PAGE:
Monday night's Halloween parade in Red Lion hit a snag when a float carrying kids and hauled by a tractor-trailer caught on a low-hanging cable line.

It happened just before 8 p.m. in the first block of Boundary Avenue, in front of Fairmount Park, according to Deputy Fire Chief Tim Mooney of Red Lion's Leo Independent Fire Co.

"Somehow, a cable line was hanging low enough that the front of the trailer caught it," Mooney said. "It actually pulled the (utility) pole over a little bit. Then that put slack in all the electric lines that connect to all the houses."

It didn't look so bad, he acknowledged, but the situation could have been dangerous.

"When the electric lines (draped) across the top of the tractor-trailer, the truck was actually energized," Mooney said. "If your shoes weren't thick enough and you touched the truck, you could have gotten a shock."

Mooney was at his normal spot at the end of the parade route — call it the caboose — waiting to start moving along the parade route and handing out candy when he was alerted by Red Lion fire police.

Everyone safe: All of the children got off the float safety.

"I'm not sure how they got the kids off the trailer because they were gone by the time I got there," Mooney said, adding he might have made the children remain on the float until electric service to the wires had been turned off, just to be safe.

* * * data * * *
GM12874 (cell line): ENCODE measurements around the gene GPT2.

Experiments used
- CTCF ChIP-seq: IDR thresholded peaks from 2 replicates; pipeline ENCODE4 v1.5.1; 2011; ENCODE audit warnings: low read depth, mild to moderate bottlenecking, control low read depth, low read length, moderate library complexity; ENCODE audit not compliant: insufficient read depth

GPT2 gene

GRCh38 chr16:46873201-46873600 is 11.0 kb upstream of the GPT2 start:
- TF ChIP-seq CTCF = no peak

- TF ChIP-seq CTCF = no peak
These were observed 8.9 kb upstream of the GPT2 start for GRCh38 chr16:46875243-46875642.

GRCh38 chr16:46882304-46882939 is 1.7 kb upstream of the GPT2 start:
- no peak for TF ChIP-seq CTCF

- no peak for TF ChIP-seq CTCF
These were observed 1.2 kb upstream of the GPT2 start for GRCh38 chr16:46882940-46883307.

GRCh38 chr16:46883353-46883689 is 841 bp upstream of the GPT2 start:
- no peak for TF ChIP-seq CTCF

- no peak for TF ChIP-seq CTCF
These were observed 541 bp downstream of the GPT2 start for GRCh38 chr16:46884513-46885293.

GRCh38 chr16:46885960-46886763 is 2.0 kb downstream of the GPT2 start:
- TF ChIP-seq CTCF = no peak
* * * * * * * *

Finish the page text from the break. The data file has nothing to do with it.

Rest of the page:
"Thank God it wasn't wet out," he said, because wet conditions would have more efficiently conducted electricity from the drooping lines.

Normally, the parade starts at 7 p.m. at Red Lion Area High School and proceeds to Horace Mann Avenue, then turns left onto South Main Street, left onto West Broadway, left onto South Franklin Street for a block, then left onto Boundary Avenue and right on Charles Street. From there, it heads back to the high school.

But after the mishap, Red Lion fire police rerouted the parade, having it turn left onto Charles Street from Broadway, which shortened the route but avoided the mess on Boundary Avenue, according to Mooney.

"They did a really good job," he said.

Crew moved lines: Firefighters stood by until a Met-Ed crew arrived, turned off power and lifted the lines from the float, which was then moved, Mooney said.

The whole incident took about 2½ hours, he said.

During that time, people living between 21 Boundary Ave. and 37 Boundary Ave. were barred from going in or out via the front of their homes, according to Mooney, "because if the pole continued to fall, those lines could possibly have struck somebody."

No one lost power, he said.

Leftover candy: Mooney said he and about five other firefighters returned to their station about 10:30 p.m. None of them watched or rode in the parade, he confirmed.

But there was a bright side, aside from the fact that no one was hurt:

"I did have a little extra candy, because I didn't get to throw any (in the parade)," Mooney said.

— Reach Liz Evans Scolforo at or on Twitter at @LizScolforoYD.

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